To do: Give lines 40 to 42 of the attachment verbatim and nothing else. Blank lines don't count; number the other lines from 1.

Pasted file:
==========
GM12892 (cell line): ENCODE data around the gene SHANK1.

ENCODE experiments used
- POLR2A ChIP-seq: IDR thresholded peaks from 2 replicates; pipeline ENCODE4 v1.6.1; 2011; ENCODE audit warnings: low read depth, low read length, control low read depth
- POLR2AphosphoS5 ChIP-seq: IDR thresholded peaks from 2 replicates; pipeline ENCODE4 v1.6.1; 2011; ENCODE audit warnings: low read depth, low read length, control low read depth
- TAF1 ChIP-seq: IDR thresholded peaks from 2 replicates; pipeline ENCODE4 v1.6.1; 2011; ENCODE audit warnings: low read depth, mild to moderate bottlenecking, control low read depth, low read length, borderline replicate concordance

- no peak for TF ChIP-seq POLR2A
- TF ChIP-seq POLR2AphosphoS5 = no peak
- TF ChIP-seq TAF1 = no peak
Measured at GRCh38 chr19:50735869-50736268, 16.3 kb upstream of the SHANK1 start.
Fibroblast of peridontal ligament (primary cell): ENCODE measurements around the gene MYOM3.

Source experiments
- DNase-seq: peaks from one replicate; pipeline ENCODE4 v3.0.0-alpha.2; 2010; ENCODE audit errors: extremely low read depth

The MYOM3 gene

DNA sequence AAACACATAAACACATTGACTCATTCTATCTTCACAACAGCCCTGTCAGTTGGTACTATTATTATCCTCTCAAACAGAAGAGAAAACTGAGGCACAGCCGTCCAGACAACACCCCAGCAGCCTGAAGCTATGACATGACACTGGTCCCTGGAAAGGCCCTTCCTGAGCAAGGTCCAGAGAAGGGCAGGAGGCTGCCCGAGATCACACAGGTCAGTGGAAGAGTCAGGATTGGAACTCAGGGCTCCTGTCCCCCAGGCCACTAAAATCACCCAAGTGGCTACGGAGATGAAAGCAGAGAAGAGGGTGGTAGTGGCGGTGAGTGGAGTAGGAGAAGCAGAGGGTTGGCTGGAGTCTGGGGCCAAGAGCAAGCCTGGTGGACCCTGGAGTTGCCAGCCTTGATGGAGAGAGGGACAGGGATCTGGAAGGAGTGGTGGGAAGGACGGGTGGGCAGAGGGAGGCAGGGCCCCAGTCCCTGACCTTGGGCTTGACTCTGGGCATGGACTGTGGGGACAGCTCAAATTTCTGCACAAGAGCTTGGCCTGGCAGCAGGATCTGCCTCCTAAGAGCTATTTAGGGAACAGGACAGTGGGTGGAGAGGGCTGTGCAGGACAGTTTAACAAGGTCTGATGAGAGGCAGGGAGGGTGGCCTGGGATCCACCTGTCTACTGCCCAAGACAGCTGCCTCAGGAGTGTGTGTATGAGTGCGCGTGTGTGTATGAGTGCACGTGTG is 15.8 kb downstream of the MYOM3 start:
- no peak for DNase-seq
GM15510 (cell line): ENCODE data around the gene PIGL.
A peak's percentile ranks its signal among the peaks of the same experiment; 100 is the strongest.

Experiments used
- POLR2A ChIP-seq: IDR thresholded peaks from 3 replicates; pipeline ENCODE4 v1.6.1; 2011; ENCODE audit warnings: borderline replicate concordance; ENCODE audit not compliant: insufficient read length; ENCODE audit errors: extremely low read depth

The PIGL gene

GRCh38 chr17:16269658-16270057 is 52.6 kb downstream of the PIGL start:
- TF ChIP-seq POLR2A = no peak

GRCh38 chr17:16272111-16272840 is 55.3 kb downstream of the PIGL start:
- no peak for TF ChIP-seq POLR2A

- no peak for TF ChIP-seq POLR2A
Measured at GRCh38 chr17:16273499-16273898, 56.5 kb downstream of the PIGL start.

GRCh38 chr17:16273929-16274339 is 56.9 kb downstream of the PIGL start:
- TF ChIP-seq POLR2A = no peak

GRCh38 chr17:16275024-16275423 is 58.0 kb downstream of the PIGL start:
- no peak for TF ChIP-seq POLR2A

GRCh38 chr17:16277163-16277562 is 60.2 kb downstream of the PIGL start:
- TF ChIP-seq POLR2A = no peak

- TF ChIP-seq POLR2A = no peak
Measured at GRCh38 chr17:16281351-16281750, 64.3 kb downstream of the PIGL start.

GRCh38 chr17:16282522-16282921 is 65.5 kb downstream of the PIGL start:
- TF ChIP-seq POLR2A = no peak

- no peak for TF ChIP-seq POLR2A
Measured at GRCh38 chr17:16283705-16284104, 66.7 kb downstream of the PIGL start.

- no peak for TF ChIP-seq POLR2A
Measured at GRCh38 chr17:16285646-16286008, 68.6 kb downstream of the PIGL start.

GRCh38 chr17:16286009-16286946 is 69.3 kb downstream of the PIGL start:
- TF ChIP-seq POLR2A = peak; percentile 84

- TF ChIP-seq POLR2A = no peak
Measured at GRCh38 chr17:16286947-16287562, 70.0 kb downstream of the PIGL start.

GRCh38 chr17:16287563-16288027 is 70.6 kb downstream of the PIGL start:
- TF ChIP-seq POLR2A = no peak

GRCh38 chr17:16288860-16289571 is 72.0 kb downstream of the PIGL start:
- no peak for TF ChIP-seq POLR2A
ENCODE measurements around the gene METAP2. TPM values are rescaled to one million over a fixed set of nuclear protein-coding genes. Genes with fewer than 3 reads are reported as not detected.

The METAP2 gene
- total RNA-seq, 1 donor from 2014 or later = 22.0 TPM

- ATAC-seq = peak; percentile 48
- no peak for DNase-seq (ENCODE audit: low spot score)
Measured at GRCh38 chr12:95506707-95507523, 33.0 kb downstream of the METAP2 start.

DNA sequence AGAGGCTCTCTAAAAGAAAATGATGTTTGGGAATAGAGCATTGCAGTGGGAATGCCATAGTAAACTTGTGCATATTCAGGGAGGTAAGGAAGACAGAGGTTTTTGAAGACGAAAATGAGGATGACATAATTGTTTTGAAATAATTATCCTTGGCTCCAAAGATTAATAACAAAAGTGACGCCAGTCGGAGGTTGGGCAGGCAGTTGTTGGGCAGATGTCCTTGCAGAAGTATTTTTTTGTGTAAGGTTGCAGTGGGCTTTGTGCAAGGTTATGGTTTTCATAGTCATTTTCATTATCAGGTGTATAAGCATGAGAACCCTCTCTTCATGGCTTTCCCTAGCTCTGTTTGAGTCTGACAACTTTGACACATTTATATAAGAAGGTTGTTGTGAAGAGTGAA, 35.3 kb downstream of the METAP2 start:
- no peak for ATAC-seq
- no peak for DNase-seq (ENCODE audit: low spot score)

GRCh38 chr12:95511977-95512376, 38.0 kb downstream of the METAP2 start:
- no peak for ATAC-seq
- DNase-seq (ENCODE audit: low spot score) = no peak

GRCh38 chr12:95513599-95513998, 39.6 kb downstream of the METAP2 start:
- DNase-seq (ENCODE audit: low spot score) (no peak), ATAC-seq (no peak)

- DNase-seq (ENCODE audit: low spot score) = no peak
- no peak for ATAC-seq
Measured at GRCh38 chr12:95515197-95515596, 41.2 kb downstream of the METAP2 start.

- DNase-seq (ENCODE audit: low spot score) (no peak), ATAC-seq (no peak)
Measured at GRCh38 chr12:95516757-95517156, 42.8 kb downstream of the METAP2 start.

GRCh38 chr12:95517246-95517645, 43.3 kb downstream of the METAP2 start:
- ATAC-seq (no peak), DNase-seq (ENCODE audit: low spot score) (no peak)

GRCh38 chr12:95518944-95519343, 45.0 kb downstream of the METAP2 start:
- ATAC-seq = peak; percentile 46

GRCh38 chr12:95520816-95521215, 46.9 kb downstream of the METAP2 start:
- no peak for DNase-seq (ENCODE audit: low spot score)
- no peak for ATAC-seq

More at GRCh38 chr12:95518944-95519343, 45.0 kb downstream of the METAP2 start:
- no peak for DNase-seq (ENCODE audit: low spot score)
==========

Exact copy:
Measured at GRCh38 chr17:16285646-16286008, 68.6 kb downstream of the PIGL start.

GRCh38 chr17:16286009-16286946 is 69.3 kb downstream of the PIGL start:
- TF ChIP-seq POLR2A = peak; percentile 84